I witnessed families being torn apart, mothers and fathers being separated from their children, who had no idea what was going on. The screams and cries of despair filled the air. Quickly I understood what was happening. We were being selected for the concentration camps. During this cruel selection, there was a young woman whose child was snatched away by one of the SS-men. He had deemed her as strong and healthy enough to do work. Her husband, the child’s father, saw what was happening, grabbed back his child, hit the SS-man hard around the face and shouted ‘My end is now, but yours will come’. SS-men rushed forward quickly and executed the whole family, first the child, then the mother and finally that brave, brave man.

I was herded away with some 400 people. We were all piled into lorries in which we were transported to Ravensbrück. It was extremely cramped in the lorries. It got very hot very quickly, people were suffocating, and all you could hear were the cries for water. Women, including myself clawed at the wooden boards of the lorry to try and get out. We were desperate to attempt to grab this last chance of freedom, before we arrived. Our fingernails became all cracked and bloody, hundreds of small splinters making the work hard. But people did not give up trying, the whole way to Ravensbrück, for these long hours. Unfortunately nobody succeeded, the planks of wood too tightly fixed together, too thick.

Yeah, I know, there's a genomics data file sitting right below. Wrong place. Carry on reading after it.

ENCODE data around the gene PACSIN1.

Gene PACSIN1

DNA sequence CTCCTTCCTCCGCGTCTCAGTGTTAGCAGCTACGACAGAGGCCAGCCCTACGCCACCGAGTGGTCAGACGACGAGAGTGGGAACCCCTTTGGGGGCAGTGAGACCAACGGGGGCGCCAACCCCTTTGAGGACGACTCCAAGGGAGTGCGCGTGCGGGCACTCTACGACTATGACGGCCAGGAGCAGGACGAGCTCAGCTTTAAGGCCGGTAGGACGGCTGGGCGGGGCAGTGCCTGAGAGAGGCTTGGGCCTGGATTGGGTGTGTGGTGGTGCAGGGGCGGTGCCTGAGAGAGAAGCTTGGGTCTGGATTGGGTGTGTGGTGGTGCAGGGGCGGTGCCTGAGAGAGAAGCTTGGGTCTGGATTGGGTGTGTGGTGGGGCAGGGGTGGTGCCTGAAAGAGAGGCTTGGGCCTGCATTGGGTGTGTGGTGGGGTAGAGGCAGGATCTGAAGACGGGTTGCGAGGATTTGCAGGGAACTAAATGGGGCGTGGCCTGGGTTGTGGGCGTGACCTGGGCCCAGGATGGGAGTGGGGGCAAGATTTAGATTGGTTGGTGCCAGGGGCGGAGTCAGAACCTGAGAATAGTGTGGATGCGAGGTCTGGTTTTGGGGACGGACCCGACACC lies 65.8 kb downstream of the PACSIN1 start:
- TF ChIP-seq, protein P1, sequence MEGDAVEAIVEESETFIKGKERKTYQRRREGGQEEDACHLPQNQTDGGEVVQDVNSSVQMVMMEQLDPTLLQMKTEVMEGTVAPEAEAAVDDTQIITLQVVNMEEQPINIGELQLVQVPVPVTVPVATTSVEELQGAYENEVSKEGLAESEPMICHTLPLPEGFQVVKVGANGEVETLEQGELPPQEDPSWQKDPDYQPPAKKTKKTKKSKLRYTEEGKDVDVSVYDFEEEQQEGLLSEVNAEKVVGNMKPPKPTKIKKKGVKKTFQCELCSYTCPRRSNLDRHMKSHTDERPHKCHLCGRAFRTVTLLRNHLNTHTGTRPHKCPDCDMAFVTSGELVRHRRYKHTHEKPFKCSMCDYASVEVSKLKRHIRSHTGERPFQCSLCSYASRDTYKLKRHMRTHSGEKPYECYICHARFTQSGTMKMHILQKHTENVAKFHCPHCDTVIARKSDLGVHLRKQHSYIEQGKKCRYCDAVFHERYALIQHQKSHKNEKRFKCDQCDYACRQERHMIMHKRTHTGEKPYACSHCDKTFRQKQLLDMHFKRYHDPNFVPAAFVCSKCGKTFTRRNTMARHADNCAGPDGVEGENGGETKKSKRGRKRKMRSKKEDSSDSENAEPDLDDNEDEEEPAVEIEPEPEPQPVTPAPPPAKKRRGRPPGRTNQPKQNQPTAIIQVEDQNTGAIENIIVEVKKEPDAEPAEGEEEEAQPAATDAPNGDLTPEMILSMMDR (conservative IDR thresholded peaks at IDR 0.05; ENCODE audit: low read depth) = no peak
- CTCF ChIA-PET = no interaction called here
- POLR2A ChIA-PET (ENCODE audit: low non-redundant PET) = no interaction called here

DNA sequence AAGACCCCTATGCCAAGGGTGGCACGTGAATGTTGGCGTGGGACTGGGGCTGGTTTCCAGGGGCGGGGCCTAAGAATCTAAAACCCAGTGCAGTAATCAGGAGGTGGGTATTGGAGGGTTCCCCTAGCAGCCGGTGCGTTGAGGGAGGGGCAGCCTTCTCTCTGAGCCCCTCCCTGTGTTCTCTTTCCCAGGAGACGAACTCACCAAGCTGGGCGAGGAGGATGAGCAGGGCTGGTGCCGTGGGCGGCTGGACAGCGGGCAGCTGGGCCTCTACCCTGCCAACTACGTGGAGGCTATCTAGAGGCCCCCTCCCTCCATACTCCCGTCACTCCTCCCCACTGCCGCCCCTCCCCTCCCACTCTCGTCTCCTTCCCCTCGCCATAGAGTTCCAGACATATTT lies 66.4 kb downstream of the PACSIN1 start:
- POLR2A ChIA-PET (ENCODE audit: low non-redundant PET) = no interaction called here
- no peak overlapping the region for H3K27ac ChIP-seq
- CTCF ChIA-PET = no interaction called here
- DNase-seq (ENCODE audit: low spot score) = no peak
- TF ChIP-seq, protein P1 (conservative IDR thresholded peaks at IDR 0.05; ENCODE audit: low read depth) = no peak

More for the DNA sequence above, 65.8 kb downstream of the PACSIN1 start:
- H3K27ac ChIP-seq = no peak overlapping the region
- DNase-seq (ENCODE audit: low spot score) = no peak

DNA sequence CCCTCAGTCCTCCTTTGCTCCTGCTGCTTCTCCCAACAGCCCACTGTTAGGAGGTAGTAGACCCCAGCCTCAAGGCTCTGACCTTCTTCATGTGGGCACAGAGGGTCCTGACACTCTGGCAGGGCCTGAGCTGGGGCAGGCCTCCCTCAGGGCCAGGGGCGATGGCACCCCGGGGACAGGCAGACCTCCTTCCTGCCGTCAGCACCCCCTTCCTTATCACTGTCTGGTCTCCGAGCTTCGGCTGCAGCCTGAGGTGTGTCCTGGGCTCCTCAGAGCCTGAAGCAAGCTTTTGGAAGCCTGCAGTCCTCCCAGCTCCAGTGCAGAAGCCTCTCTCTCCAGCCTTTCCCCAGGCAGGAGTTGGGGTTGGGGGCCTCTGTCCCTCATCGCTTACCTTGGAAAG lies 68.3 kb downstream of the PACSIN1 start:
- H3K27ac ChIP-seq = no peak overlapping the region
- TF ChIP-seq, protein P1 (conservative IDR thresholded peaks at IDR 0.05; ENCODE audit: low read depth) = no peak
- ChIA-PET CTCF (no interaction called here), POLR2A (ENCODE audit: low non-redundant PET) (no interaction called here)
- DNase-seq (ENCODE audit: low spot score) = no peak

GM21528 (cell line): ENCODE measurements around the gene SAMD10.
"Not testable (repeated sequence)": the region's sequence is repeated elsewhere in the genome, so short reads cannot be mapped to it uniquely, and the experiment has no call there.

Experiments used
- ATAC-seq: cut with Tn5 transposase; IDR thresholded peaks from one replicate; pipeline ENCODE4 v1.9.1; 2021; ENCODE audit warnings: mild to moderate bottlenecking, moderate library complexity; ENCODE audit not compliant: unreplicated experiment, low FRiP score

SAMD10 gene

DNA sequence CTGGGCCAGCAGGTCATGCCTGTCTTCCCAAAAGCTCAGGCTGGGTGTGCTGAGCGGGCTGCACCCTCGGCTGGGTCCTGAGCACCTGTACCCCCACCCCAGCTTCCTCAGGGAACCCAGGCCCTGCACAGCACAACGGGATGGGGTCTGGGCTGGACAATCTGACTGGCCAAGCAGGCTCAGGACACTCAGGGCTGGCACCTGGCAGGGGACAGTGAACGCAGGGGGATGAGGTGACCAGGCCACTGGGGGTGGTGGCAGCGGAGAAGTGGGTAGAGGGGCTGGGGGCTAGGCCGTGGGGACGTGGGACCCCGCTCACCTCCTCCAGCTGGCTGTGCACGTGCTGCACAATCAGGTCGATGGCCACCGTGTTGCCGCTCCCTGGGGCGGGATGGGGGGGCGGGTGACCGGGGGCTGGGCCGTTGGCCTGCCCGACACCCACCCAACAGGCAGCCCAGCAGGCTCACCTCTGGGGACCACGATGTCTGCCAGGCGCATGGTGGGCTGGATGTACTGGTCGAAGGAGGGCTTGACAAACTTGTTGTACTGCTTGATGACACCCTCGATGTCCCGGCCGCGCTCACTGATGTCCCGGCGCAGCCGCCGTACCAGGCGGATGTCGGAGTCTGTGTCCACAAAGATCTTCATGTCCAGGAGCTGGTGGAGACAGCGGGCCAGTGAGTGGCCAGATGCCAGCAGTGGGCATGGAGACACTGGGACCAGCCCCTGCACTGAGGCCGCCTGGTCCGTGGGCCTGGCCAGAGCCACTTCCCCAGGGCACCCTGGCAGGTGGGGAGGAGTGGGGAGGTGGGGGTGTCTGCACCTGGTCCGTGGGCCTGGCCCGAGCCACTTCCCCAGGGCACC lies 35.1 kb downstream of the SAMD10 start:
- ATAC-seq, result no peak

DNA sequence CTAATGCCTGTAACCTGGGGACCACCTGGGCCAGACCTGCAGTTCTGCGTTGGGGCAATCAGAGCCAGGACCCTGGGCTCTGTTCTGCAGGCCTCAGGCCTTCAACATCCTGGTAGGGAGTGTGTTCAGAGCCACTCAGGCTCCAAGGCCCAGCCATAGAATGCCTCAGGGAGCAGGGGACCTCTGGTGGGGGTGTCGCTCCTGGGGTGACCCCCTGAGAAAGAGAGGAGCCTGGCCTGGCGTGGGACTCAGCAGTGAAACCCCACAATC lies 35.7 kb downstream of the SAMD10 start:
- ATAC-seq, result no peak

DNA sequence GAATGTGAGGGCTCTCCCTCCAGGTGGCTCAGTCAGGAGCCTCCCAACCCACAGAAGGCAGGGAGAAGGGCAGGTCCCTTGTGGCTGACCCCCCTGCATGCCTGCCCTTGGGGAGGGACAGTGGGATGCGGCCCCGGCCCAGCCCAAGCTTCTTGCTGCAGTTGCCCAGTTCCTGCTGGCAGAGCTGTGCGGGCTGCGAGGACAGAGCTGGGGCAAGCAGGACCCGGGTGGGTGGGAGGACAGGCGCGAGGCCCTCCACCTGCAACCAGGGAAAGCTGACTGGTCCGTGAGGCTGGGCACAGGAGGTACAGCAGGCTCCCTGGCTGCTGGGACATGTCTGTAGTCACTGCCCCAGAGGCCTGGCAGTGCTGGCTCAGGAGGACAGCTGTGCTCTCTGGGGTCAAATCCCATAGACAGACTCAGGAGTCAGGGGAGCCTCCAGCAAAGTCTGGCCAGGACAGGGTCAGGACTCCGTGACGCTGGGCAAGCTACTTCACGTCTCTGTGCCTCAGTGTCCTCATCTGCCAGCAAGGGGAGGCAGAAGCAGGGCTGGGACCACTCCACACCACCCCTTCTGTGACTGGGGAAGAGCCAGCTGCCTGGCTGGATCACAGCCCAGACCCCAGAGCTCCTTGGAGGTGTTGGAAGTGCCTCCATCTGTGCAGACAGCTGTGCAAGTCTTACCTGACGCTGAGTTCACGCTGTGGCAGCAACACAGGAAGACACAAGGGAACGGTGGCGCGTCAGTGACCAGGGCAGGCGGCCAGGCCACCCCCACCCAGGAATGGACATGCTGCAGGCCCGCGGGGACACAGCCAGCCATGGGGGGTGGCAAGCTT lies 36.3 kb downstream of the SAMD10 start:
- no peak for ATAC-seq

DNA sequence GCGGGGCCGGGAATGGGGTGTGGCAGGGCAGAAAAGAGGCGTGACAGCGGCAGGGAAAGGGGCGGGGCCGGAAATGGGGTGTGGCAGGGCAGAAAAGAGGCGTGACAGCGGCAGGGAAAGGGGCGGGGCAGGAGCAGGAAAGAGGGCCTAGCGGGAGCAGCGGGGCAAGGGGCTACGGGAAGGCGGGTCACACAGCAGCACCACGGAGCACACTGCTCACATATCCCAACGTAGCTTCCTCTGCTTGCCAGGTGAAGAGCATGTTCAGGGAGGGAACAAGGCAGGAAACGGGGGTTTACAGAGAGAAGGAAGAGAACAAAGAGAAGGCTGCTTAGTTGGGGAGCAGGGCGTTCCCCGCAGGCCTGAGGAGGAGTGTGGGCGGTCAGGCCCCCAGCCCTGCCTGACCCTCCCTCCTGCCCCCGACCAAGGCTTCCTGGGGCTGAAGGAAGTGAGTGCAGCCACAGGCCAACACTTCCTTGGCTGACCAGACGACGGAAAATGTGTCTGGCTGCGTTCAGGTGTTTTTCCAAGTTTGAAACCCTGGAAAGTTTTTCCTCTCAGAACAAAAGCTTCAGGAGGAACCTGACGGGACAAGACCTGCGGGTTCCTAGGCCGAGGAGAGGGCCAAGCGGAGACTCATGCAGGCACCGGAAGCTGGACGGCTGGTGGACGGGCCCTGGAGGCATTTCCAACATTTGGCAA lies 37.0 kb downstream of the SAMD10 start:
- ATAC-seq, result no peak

When we finally arrived, the doors of the lorries were thrown open violently with people being pushed out with the butts of guns. I got a blow to my hip, which turned into a massive bruise. The guards were laughing, chanting ‘Welcome to your new home’. But that was not too bad. 

Then we were sorted again, made to line up, pushed in different directions. I witnessed some of the mothers hiding their children under their skirts to avoid being separated. But quickly enough the SS- guards found these poor kids. They were killed in front of everyone, as well as their mothers, executed for breaking the rules. 

Afterwards, we were sent to strip, all personal belongings stolen. On the way to this room I managed to hide my pendant in my cheek, dropping the string that had clasped it around my neck. We were all sent to a room where we were checked for head lice. Those who had lice had their heads shaved, losing even more of their dignity and identity. Then we had to wear camp clothes, and we were all assigned numbers. The clothes consisted of stripped garbs and wooden clogs. We were numbered and marked. I had a red triangle with the letter P. This said that I was a Polish political prisoner. From that moment on, I had no identity. I was nobody but a number to the SS- guards. We were no longer people, we were less worthy than animals. This was one of the first steps of their quest to dehumanise us.